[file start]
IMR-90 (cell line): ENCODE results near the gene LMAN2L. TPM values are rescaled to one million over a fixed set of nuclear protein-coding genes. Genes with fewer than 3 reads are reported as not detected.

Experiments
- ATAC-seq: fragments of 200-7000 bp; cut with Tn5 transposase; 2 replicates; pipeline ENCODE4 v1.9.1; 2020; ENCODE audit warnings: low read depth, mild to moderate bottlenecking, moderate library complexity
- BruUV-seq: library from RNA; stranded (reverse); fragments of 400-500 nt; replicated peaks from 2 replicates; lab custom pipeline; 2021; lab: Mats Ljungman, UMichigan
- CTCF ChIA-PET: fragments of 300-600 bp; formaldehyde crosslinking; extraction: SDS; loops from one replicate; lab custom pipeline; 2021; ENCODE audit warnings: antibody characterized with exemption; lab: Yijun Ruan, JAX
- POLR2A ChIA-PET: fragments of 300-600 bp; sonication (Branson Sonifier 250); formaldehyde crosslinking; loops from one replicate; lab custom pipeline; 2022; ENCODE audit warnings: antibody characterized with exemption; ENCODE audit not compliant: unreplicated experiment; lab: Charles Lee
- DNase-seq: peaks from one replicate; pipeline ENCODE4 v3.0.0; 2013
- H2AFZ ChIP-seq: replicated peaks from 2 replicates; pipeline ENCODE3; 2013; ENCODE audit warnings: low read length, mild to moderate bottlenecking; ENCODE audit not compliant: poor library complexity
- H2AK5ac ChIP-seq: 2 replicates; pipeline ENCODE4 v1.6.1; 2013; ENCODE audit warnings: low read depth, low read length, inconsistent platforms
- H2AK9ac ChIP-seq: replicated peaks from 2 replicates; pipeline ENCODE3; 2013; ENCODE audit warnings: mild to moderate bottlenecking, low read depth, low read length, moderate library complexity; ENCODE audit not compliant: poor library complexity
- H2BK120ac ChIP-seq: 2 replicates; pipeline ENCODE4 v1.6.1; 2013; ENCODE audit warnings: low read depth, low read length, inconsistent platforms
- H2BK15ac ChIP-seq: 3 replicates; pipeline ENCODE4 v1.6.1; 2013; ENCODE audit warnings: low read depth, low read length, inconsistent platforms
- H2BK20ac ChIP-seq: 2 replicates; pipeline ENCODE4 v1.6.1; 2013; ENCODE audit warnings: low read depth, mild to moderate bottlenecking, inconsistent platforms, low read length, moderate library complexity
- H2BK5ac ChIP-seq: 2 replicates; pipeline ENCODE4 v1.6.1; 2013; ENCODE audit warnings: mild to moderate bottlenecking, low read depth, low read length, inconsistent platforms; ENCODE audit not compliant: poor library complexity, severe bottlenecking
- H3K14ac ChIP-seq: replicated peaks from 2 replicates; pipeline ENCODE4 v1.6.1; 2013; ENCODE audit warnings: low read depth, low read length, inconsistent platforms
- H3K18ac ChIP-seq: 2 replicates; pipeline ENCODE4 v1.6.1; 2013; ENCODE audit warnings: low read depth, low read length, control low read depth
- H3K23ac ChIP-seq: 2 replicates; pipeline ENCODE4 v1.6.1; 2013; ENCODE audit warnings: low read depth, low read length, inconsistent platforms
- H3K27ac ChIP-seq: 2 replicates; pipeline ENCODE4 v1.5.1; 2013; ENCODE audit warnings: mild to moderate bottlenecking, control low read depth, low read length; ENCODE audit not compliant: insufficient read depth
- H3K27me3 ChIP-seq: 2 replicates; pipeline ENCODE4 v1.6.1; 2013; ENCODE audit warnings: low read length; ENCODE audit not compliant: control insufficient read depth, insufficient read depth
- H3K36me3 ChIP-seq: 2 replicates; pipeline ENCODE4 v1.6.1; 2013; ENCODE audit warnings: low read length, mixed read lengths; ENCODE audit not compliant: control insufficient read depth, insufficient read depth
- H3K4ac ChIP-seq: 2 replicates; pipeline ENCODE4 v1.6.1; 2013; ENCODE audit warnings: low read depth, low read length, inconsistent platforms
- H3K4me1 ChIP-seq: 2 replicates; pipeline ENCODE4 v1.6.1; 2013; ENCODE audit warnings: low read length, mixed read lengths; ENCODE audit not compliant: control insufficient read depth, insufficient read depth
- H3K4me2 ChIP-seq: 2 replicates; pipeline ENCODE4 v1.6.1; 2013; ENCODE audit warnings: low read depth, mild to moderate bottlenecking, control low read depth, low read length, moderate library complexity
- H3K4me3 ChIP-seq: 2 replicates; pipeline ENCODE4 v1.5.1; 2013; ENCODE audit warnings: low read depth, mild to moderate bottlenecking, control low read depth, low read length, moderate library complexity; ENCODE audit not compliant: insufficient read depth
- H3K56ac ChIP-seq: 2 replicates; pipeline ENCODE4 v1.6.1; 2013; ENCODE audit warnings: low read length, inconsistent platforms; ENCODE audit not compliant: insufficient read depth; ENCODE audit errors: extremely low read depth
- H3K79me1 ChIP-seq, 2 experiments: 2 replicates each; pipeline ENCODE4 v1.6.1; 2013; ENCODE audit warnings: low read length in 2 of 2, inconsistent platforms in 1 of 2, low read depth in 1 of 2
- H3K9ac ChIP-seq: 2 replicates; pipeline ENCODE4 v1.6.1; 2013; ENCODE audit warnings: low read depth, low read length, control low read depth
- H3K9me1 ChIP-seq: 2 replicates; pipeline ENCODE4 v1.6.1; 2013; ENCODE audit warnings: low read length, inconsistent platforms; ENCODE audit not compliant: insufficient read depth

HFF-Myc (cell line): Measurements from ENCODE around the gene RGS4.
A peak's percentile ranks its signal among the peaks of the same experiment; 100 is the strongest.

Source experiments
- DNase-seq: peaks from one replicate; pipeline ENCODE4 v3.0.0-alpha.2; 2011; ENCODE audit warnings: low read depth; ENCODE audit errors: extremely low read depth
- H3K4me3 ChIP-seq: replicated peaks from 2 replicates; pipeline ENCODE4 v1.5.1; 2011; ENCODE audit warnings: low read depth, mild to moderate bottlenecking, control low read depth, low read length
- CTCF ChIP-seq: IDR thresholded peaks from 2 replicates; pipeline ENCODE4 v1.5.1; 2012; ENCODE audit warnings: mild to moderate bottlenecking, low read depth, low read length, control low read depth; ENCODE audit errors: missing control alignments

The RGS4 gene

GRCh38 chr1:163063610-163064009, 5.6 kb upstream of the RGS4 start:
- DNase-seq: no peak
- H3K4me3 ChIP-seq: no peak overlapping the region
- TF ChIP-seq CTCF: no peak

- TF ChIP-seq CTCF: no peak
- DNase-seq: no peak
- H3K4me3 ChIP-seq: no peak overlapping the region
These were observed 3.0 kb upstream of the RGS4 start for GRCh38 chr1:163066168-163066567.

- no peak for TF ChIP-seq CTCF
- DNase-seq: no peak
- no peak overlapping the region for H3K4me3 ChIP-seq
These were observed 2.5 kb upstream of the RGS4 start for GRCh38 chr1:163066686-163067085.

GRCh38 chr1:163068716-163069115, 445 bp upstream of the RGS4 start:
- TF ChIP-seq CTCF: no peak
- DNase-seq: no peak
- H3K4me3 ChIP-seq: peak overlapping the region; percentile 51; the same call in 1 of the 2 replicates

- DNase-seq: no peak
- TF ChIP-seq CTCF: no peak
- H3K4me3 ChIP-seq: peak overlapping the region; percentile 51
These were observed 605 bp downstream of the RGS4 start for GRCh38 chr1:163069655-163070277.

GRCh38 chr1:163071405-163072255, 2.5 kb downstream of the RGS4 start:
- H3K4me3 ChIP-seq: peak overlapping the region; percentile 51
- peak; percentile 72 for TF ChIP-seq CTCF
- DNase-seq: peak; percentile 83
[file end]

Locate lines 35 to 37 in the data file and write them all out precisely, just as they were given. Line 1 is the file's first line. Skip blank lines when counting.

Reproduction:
The RGS4 gene

GRCh38 chr1:163063610-163064009, 5.6 kb upstream of the RGS4 start:
- DNase-seq: no peak